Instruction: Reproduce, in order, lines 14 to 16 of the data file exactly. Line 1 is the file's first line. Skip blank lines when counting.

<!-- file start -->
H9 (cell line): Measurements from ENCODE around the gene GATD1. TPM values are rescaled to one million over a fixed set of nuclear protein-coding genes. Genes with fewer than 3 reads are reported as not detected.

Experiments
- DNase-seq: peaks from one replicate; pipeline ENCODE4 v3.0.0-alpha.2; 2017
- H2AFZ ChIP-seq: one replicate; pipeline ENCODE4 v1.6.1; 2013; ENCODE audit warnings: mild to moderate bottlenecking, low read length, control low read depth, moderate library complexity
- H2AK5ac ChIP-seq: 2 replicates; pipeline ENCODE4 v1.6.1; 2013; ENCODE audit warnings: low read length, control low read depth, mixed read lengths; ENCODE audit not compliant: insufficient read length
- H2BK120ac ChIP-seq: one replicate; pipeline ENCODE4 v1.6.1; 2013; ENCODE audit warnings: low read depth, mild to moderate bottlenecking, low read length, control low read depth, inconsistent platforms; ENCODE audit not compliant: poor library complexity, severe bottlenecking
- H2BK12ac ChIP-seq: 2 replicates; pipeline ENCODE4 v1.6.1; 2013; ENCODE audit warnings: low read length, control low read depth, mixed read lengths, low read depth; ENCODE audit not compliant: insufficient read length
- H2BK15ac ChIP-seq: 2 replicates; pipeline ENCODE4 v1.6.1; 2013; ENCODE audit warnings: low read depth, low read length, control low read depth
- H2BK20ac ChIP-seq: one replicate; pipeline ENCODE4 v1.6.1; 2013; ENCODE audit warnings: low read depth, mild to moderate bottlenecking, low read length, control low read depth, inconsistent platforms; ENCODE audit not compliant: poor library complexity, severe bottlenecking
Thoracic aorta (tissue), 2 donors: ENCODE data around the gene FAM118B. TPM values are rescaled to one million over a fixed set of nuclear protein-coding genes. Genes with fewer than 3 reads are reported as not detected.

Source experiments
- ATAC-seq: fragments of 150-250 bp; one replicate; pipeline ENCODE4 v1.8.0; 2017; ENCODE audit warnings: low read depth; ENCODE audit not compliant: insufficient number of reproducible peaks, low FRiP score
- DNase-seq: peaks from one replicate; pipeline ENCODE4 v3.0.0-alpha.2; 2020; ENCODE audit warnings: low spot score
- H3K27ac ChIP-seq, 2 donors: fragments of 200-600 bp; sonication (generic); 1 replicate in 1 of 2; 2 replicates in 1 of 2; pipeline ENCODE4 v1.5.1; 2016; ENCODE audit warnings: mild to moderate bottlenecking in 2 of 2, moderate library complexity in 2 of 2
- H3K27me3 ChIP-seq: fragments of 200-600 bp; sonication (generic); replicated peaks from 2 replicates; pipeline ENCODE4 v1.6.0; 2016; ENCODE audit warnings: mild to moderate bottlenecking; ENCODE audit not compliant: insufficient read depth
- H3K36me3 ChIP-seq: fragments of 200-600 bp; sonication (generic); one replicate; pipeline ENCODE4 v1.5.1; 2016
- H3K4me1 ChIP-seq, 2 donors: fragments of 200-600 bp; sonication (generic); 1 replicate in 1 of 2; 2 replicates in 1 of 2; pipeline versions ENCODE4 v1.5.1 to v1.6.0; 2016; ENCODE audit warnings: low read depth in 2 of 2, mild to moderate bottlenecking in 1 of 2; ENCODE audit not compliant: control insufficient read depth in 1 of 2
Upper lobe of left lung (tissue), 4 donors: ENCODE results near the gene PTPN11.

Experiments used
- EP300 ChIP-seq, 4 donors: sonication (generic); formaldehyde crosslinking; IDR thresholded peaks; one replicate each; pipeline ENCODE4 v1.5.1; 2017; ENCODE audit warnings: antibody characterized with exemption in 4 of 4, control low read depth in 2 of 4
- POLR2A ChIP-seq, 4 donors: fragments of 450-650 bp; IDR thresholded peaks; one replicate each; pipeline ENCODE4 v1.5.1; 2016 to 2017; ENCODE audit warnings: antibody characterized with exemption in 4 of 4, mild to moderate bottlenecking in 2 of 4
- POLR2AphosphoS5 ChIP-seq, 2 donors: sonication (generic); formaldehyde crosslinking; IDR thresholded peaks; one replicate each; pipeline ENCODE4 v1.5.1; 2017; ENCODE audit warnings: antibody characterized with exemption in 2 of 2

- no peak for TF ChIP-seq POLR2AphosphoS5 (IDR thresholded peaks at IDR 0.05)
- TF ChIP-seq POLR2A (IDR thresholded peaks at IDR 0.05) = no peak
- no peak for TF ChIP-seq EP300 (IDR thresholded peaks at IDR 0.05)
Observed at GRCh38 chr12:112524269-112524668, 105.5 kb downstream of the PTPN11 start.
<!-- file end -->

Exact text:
- H3K27ac ChIP-seq, 2 donors: fragments of 200-600 bp; sonication (generic); 1 replicate in 1 of 2; 2 replicates in 1 of 2; pipeline ENCODE4 v1.5.1; 2016; ENCODE audit warnings: mild to moderate bottlenecking in 2 of 2, moderate library complexity in 2 of 2
- H3K27me3 ChIP-seq: fragments of 200-600 bp; sonication (generic); replicated peaks from 2 replicates; pipeline ENCODE4 v1.6.0; 2016; ENCODE audit warnings: mild to moderate bottlenecking; ENCODE audit not compliant: insufficient read depth
- H3K36me3 ChIP-seq: fragments of 200-600 bp; sonication (generic); one replicate; pipeline ENCODE4 v1.5.1; 2016